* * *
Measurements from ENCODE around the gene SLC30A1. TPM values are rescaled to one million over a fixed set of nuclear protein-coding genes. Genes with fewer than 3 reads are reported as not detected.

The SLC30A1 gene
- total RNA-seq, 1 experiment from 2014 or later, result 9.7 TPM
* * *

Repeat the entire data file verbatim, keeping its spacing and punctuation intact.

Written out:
Measurements from ENCODE around the gene SLC30A1. TPM values are rescaled to one million over a fixed set of nuclear protein-coding genes. Genes with fewer than 3 reads are reported as not detected.

The SLC30A1 gene
- total RNA-seq, 1 experiment from 2014 or later, result 9.7 TPM